--
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  11. #11
    Senior Member jimv's Avatar
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    Quote Originally Posted by brokenrobot
    JimV- Any opinion on the Sachs Torpedo three-speed? They seem to be reasonably available... I'm thinking of using one on my new commuter.

    Thanks!

    -chris
    I have no direct experience with 3-speed Torpedos but hope to find one to play with. Their quality varied depending when they were made. Pre WWII they were roller-clutched but after the war they were built more like the S-As. From what I've read, and the modern Sram is a direct decendent of the Torpedo. They were all very nice except for the last few years of production which I think was the late 80's (don't quote me on that though). As a commuter hub I think it would be fine (atually, if it's from the 60's-70's I suspect it would be fine for any purpose.

    Jim

  12. #12
    Senior Member jimv's Avatar
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    Quote Originally Posted by Wheel Doctor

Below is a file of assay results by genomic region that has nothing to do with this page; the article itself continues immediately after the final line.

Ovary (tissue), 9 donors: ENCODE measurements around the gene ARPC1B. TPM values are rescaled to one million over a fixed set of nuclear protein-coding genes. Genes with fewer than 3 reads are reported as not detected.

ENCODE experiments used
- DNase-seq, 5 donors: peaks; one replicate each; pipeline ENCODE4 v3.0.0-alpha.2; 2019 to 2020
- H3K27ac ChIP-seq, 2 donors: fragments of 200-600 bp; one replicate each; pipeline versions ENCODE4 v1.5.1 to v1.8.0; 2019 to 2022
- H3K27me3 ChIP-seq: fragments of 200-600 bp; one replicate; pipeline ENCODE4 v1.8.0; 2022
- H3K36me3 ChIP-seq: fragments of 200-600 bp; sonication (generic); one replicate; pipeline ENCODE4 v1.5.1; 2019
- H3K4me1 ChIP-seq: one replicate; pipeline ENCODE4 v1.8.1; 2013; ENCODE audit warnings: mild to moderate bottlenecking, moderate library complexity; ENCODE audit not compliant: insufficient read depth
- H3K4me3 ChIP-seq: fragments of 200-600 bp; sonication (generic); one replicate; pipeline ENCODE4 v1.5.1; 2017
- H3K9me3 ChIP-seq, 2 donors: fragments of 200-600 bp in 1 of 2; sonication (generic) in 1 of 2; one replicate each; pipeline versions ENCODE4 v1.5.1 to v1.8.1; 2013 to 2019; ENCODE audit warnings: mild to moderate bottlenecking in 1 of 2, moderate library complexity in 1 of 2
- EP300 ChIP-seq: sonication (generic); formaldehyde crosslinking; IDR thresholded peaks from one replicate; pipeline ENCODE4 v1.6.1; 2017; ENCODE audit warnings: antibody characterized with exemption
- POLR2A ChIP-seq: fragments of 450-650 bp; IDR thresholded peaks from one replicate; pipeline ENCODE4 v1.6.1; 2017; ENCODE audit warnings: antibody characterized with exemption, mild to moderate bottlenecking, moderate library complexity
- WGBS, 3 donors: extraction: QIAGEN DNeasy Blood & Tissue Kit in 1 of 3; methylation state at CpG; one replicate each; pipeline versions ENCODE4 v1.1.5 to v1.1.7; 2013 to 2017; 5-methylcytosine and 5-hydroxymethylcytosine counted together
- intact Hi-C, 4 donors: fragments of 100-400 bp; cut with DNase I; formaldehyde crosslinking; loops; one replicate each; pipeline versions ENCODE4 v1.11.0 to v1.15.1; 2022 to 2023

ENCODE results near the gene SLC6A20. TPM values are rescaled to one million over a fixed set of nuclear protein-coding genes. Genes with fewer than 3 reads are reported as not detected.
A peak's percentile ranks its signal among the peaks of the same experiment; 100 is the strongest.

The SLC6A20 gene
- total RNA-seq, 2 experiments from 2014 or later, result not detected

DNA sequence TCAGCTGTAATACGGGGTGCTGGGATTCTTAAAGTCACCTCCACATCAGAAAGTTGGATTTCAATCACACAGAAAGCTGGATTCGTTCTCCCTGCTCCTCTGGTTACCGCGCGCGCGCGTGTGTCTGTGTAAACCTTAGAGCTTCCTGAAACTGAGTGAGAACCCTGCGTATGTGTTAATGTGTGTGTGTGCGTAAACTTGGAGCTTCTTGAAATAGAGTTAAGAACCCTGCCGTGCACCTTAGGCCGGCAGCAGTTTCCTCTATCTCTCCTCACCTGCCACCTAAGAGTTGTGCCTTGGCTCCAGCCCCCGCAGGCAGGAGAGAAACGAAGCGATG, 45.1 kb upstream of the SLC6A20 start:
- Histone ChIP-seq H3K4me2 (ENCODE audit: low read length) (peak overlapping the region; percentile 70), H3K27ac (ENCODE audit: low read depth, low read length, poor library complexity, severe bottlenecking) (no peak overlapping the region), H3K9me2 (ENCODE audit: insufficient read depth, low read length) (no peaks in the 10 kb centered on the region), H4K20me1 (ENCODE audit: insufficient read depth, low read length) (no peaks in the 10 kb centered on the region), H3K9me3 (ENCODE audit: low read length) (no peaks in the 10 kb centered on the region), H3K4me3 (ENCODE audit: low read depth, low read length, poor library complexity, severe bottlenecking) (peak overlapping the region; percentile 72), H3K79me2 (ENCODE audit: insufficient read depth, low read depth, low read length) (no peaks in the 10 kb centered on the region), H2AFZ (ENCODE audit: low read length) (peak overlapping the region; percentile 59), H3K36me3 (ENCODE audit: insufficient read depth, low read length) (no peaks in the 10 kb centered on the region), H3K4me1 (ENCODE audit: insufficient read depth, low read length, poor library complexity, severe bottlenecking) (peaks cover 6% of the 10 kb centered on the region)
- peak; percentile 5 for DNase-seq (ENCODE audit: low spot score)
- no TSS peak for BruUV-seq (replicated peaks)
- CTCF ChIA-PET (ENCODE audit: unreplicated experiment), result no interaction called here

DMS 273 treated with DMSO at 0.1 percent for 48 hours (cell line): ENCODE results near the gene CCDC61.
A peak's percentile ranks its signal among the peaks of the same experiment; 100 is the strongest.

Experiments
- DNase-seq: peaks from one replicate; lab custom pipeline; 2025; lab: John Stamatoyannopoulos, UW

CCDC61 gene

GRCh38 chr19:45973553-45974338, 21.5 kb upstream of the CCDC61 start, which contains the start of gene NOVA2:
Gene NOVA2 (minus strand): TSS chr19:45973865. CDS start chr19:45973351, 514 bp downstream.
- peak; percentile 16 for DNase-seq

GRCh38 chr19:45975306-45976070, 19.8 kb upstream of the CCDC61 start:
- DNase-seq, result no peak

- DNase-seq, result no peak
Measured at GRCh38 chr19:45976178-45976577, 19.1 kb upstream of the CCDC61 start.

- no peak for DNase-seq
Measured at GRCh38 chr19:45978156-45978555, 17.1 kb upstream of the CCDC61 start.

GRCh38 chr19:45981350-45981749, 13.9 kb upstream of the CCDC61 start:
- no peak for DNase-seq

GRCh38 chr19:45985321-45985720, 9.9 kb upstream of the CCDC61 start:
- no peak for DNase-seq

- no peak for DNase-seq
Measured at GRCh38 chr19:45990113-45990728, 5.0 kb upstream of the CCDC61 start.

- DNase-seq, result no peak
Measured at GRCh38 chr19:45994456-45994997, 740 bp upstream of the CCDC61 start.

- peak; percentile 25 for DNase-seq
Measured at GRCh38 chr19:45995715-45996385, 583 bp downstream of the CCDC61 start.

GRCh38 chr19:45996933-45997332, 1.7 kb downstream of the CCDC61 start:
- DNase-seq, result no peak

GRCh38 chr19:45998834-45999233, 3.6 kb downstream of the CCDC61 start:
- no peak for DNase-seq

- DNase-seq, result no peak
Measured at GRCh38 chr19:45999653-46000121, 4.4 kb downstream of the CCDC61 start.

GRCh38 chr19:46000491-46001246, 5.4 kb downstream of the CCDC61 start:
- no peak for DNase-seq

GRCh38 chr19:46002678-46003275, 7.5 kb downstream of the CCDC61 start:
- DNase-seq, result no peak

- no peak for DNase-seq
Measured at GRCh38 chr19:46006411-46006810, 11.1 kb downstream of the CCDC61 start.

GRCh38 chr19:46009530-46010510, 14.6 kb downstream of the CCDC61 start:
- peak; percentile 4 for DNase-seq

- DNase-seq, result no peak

Darn, Now ya got me thinkin about another bike. Hmm I have a slew of coaster brake hubs. Don't most CB's run in the 118 to 125mm or so. I guess I could retrofit longer axles and spacers if I wanted to use a MTB frame. I have a Shimano 3C somewhere also. Darn now I got to start collecting parts and lookin' thru my 30 year collection of parts and I just finished my SS/MTB project.
    A slew you say??? 8-) Anything interesting? Or should I ask anything interesting for sale?? I have quite a large collection now but am always looking for hub models I don't currently own. Hub spacing is the #1 gotcha. Most that I've measured are 110mm and when you find one that is marked as 120mm it usually just has a longer drive-side cone so the chainline is almost always the same (as if it were 110mm) which is around 39-40mm. Playing with some spacers and maybe a slight redish, it's quite easy to make most hubs work with a 120mm spaced frame. For wider frame spacing, I would look at cold-setting it, but there are other ways to get it to work. schwinnbikelove has a coaster brake bike and her LBS had to reverse dish the rear wheel to get work and that's cool too.